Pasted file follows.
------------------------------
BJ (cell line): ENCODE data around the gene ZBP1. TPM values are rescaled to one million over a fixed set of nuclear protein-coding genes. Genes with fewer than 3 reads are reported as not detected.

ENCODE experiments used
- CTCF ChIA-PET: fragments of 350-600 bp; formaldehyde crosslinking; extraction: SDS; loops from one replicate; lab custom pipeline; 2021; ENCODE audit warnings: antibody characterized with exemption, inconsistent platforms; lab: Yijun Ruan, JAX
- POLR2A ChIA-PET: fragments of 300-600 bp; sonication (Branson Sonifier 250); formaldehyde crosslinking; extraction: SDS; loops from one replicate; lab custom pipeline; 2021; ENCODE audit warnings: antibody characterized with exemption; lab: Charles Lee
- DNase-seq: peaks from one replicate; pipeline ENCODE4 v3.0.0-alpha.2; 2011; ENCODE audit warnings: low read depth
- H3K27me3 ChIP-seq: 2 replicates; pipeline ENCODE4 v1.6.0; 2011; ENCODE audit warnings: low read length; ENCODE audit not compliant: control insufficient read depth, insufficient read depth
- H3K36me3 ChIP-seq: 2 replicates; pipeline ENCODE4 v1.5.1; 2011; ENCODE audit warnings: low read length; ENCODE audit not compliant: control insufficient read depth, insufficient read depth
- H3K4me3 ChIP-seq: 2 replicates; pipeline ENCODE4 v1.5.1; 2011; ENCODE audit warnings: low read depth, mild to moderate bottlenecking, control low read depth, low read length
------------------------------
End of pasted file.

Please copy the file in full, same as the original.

BJ (cell line): ENCODE data around the gene ZBP1. TPM values are rescaled to one million over a fixed set of nuclear protein-coding genes. Genes with fewer than 3 reads are reported as not detected.

ENCODE experiments used
- CTCF ChIA-PET: fragments of 350-600 bp; formaldehyde crosslinking; extraction: SDS; loops from one replicate; lab custom pipeline; 2021; ENCODE audit warnings: antibody characterized with exemption, inconsistent platforms; lab: Yijun Ruan, JAX
- POLR2A ChIA-PET: fragments of 300-600 bp; sonication (Branson Sonifier 250); formaldehyde crosslinking; extraction: SDS; loops from one replicate; lab custom pipeline; 2021; ENCODE audit warnings: antibody characterized with exemption; lab: Charles Lee
- DNase-seq: peaks from one replicate; pipeline ENCODE4 v3.0.0-alpha.2; 2011; ENCODE audit warnings: low read depth
- H3K27me3 ChIP-seq: 2 replicates; pipeline ENCODE4 v1.6.0; 2011; ENCODE audit warnings: low read length; ENCODE audit not compliant: control insufficient read depth, insufficient read depth
- H3K36me3 ChIP-seq: 2 replicates; pipeline ENCODE4 v1.5.1; 2011; ENCODE audit warnings: low read length; ENCODE audit not compliant: control insufficient read depth, insufficient read depth
- H3K4me3 ChIP-seq: 2 replicates; pipeline ENCODE4 v1.5.1; 2011; ENCODE audit warnings: low read depth, mild to moderate bottlenecking, control low read depth, low read length